Francesca Gino

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An organization with a strong learning culture faces the unpredictable deftly. However, a concrete method for understanding precisely how an institution learns and for identifying specific steps to help it learn better has remained elusive. A new survey instrument from professors Garvin and Edmondson of Harvard Business School and assistant professor Gino(More)
Although people buy counterfeit products to signal positive traits, we show that wearing counterfeit products makes individuals feel less authentic and increases their likelihood of both behaving dishonestly and judging others as unethical. In four experiments, participants wore purportedly fake or authentically branded sunglasses. Those wearing fake(More)
Four experiments demonstrate that closing one's eyes affects ethical judgment and behavior because it induces people to mentally simulate events more extensively. People who considered situations with their eyes closed rather than open judged immoral behaviors as more unethical and moral behaviors as more ethical. In addition, considering potential(More)
In a world where encounters with dishonesty are frequent, it is important to know if exposure to other people's unethical behavior can increase or decrease an individual's dishonesty. In Experiment 1, our confederate cheated ostentatiously by finishing a task impossibly quickly and leaving the room with the maximum reward. In line with social-norms theory,(More)
Previous research suggests that children develop an increasing concern with fairness over the course of development. Research with adults suggests that the concern with fairness has at least 2 distinct components: a desire to be fair and a desire to signal to others that they are fair. We explore whether children's developing concern with behaving fairly(More)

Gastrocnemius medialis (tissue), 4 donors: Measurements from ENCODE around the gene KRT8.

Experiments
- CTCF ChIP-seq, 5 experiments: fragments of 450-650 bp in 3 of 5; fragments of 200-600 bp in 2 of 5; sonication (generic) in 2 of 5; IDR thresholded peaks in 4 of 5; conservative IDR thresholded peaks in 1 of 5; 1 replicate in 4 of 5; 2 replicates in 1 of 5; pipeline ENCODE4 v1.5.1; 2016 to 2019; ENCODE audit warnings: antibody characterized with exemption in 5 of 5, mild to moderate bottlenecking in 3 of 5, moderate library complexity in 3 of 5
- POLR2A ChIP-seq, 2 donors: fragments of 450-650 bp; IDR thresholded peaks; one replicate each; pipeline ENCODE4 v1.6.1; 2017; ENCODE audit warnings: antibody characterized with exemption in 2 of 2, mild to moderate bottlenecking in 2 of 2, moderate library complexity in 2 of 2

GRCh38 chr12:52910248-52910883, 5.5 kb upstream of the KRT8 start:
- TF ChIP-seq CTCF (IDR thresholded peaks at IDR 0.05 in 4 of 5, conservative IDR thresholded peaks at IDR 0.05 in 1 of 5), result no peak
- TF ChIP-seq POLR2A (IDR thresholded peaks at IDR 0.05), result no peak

People routinely engage in dishonest acts without feeling guilty about their behavior. When and why does this occur? Across four studies, people justified their dishonest deeds through moral disengagement and exhibited motivated forgetting of information that might otherwise limit their dishonesty. Using hypothetical scenarios (Studies 1 and 2) and real(More)
Creativity is a common aspiration for individuals, organizations, and societies. Here, however, we test whether creativity increases dishonesty. We propose that a creative personality and a creative mindset promote individuals' ability to justify their behavior, which, in turn, leads to unethical behavior. In 5 studies, we show that participants with(More)
The opportunity to profit from dishonesty evokes a motivational conflict between the temptation to cheat for selfish gain and the desire to act in a socially appropriate manner. Honesty may depend on self-control given that self-control is the capacity that enables people to override antisocial selfish responses in favor of socially desirable responses. Two(More)
Although research has established that receiving expressions of gratitude increases prosocial behavior, little is known about the psychological mechanisms that mediate this effect. We propose that gratitude expressions can enhance prosocial behavior through both agentic and communal mechanisms, such that when helpers are thanked for their efforts, they(More)
Human beings are critical to the functioning of the vast majority of operating systems, influencing both the way these systems work and how they perform. Yet most formal analytical models of operations assume that the people who participate in operating systems are fully rational or at least can be induced to behave rationally. Many other disciplines,(More)